"It's not just starting the drives, but finishing," said offensive coordinator Scott Turner. "We've got to finish. We have to put our team in a better situation by getting a lead early and not having to try to fight and come back."

Washington is the only team who has yet to score on its opening drive, but it has been in position to do so in each of the past four games. First Dustin Hopkins missed a 47-yard field against the New York Giants in Week 6, and then Allen was stuffed on the goal line versus the Dallas Cowboys. After a bye week, Washington began its second matchup with the Giants with a 21-catch from Antonio Gibson, who proceeded to lose a fumble. And in Detroit last week, Washington faced a 1st-and-10 from the Lions' 14-yard line before a failed reverse and a sack knocked the team out of field goal range.

Scoring first against the Bengals will not only give Washington the rare chance to play from ahead, but it will also set the tone for the rest of the game.

"At the end of the day, when you get down to the red zone, you have to put points on the board," Rivera said after the Lions' game. "It's a matter of making plays. Making plays is as simple as making a block. It's as simple as catching a ball. It's as simple as making a run, making a read."

Scoreless opening drives have contributed to Washington's string of slow starts, but so have big plays. In fact, Washington has given up six plays of more than 50 yards this season -- tied with Dallas for the most in the NFL -- and all of them have happened in the first half. The defense has also allowed 15 plays of at least 30 yards, 12 of which have occurred before halftime.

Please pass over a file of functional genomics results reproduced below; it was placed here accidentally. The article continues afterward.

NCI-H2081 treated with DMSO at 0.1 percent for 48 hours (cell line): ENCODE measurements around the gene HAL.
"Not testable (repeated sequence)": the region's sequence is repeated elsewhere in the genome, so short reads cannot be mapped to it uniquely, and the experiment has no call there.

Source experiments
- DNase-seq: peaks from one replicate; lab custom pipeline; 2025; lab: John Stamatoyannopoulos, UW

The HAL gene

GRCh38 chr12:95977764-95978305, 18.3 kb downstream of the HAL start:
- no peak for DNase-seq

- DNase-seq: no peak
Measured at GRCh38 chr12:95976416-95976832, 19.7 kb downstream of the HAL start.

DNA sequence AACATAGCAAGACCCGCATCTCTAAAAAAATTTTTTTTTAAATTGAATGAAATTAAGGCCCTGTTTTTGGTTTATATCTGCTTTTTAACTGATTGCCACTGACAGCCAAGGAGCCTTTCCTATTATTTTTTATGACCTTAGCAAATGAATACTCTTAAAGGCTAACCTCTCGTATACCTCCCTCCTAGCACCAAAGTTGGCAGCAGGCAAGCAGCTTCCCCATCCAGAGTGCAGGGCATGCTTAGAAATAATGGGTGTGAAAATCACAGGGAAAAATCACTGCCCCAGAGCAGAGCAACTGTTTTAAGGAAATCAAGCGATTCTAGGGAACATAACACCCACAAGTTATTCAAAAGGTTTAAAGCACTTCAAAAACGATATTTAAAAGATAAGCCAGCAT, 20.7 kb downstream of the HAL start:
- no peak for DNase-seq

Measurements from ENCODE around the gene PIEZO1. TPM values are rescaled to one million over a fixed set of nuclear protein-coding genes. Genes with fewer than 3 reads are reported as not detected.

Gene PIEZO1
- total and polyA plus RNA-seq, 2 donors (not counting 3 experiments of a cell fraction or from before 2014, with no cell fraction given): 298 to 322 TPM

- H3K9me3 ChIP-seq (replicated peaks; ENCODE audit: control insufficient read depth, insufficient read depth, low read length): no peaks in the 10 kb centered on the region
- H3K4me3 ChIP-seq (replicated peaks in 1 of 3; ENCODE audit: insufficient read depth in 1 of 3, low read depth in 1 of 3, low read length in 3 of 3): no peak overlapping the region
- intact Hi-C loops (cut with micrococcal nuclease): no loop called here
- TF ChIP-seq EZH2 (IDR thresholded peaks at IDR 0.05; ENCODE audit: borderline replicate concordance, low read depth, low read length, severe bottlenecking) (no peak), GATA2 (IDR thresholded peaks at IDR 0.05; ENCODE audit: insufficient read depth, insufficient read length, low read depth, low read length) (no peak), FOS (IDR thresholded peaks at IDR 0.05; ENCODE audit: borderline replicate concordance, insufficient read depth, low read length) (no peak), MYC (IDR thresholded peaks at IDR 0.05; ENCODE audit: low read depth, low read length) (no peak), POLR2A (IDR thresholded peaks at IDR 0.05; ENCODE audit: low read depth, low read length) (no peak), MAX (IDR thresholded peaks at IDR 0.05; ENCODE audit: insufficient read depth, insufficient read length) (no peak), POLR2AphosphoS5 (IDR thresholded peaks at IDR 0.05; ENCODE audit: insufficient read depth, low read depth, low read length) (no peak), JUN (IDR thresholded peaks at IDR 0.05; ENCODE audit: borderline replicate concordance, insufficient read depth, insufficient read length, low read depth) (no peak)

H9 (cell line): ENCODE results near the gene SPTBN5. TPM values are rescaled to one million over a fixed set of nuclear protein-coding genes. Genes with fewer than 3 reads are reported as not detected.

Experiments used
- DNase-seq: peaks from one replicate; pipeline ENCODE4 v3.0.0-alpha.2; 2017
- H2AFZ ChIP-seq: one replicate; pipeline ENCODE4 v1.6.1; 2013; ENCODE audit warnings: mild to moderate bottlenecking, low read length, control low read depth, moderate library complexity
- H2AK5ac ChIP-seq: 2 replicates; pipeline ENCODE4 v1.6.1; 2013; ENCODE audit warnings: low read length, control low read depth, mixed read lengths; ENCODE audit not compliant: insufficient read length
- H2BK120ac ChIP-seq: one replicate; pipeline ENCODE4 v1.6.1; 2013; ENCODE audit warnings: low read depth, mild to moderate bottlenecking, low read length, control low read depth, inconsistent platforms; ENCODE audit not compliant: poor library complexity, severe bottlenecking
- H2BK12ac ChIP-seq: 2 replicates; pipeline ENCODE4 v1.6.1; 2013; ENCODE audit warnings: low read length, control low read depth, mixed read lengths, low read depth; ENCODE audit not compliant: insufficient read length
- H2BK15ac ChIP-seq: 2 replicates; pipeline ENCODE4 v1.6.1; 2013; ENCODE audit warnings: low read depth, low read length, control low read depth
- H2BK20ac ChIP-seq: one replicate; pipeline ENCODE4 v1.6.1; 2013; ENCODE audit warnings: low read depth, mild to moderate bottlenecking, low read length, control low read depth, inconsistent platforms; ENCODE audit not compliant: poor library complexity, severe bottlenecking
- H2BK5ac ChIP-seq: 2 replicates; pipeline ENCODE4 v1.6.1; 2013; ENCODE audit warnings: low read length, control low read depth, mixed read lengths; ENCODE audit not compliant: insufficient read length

"You do that a couple of times and teams are going to take those shots," Rivera said after the Lions' connected on a 55-yard score. "That's something that we've got to get corrected."

Kendall Fuller was the one beat on the Lions' opening 55-yard touchdown, but he has been one of the league's top cornerbacks this season. Fellow free agent signing Ronald Darby has also been solid. The safety position is a bigger concern; Washington has already been without Pro Bowler Landon Collins, and now Deshazor Everett will miss the Bengals' game with an ankle injury. That leaves Kam Curl and Troy Apke as the starters, both of whom have been beaten over the top this season.

Fortunately, Washington will be going up against the NFL's least-explosive offense, according to Sharp Football. The Bengals only have 20 rushes of at least 10 yards and 22 passes of at least 15 yards for an explosive play rate 7%. The league average is about 10%.

With starting running back Joe Mixon sidelined, Washington will focus on limiting the run and then pressuring quarterback Joe Burrow in passing situations.

"I'd say the biggest thing is to put them in position to where they've got to throw," said defensive coordinator Jack Del Rio. "I think making sure we're defending the run -- they do a really good job with their passing game and some of the things that they like to do. We've got to make sure we're on top of that. We understand the challenges. Part of it is getting pressure on the quarterback. That's always important, so clearly that'll be a priority for us."